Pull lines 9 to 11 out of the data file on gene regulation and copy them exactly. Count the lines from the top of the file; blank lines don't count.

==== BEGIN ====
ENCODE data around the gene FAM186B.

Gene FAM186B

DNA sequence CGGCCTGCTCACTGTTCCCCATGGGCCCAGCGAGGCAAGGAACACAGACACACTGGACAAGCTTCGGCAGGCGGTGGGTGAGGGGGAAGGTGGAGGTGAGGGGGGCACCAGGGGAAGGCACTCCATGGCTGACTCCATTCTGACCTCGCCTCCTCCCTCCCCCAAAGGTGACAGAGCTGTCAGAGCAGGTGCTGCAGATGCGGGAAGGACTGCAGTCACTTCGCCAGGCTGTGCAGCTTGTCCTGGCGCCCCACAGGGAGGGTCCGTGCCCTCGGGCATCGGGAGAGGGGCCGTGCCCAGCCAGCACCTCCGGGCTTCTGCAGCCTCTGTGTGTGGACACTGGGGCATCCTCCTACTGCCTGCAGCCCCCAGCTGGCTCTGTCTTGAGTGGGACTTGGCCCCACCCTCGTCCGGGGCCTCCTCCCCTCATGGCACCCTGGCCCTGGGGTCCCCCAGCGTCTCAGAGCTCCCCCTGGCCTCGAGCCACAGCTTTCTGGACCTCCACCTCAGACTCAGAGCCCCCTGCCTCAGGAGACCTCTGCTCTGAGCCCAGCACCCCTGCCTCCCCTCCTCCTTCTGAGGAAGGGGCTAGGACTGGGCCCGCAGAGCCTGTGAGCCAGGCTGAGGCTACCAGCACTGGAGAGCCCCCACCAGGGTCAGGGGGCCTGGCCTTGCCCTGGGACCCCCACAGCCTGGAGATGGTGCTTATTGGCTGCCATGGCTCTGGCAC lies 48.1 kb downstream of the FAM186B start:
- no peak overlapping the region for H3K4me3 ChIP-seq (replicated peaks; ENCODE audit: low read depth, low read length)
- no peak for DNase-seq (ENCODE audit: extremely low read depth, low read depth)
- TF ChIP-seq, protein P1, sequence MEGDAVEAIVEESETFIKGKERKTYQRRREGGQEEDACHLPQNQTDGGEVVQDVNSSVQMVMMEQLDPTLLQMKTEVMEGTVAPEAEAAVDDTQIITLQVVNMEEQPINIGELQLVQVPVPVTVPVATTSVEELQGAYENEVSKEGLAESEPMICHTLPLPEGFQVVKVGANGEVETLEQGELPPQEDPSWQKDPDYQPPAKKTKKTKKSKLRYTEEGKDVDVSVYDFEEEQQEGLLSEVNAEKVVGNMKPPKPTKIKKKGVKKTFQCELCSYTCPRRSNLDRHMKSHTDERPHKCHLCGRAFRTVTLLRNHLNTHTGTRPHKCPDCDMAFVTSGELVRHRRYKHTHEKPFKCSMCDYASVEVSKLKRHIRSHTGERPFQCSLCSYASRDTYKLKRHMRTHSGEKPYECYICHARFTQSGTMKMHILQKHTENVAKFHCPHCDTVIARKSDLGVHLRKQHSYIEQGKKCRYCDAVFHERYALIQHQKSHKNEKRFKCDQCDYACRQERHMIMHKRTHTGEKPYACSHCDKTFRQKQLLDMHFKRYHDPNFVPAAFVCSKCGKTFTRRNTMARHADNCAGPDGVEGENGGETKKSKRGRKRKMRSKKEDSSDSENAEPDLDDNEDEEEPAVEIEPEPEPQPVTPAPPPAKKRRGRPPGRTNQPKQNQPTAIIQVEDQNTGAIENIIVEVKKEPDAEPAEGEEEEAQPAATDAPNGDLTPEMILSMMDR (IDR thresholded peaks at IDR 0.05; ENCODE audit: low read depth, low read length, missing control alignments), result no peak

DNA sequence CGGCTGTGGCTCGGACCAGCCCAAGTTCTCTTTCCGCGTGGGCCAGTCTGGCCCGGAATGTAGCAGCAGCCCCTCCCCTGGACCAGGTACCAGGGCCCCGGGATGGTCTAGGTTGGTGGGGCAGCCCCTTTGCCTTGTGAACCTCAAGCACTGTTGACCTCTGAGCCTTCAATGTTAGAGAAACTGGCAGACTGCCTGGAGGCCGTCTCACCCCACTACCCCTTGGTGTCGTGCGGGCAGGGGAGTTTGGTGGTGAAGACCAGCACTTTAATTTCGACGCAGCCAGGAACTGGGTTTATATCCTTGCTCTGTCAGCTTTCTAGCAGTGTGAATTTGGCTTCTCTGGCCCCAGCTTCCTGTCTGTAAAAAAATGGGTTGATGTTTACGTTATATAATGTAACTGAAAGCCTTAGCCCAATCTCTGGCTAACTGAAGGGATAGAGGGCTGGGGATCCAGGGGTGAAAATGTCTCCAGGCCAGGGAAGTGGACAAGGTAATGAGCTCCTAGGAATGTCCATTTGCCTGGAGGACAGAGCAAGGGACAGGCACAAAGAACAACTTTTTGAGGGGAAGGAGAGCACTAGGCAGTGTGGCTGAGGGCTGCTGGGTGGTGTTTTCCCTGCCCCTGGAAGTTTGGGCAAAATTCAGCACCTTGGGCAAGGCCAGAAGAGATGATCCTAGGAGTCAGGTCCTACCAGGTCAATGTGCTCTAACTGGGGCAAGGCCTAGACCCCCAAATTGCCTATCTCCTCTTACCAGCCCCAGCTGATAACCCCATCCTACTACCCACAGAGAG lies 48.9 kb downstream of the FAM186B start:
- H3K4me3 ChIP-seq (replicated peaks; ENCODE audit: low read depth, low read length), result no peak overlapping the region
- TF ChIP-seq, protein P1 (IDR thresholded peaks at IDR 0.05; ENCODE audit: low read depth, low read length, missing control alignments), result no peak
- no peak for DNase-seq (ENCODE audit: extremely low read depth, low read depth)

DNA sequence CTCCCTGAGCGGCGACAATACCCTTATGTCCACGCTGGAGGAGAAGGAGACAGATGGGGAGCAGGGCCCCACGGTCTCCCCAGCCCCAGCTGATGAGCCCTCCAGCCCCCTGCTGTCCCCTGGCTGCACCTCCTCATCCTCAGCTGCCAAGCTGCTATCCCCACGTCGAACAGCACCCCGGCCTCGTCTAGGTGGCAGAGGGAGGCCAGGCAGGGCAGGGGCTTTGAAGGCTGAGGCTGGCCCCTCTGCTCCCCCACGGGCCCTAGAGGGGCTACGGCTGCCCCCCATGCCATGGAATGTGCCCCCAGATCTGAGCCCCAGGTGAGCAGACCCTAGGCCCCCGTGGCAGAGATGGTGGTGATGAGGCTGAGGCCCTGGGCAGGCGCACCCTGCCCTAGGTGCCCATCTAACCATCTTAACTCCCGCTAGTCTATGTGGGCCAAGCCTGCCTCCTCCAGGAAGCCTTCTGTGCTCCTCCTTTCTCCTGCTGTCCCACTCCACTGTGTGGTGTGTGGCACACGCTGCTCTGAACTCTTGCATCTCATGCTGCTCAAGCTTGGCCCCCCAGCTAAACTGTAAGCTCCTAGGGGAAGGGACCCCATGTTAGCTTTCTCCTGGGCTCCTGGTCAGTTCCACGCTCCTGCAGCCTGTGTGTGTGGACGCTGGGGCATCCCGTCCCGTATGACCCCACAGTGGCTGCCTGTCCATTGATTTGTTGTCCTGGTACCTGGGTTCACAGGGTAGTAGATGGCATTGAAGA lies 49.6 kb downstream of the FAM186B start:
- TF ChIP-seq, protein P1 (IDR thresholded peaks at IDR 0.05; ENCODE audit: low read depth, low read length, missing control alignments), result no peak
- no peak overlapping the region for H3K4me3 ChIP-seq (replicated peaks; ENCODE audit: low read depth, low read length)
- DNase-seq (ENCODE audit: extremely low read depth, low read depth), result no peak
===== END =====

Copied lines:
- TF ChIP-seq, protein P1 (IDR thresholded peaks at IDR 0.05; ENCODE audit: low read depth, low read length, missing control alignments), result no peak
- no peak for DNase-seq (ENCODE audit: extremely low read depth, low read depth)

DNA sequence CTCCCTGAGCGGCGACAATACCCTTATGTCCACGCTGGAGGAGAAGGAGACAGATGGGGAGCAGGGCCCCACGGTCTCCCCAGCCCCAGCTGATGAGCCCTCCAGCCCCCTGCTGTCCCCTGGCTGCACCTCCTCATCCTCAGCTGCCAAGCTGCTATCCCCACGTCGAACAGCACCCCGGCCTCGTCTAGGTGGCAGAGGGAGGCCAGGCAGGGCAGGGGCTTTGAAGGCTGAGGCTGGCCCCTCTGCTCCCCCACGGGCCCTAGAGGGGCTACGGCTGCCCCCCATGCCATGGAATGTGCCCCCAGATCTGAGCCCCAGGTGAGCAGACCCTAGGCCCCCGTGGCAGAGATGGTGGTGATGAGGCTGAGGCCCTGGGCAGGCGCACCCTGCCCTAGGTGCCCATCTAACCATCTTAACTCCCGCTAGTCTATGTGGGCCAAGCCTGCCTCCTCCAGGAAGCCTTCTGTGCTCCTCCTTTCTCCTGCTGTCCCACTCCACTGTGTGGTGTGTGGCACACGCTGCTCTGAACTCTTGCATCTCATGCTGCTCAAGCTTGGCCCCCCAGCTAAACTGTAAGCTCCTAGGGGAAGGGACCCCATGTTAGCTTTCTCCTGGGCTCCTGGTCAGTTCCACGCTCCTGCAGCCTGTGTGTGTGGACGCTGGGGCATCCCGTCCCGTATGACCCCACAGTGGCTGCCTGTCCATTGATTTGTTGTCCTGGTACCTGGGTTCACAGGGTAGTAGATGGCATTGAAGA lies 49.6 kb downstream of the FAM186B start: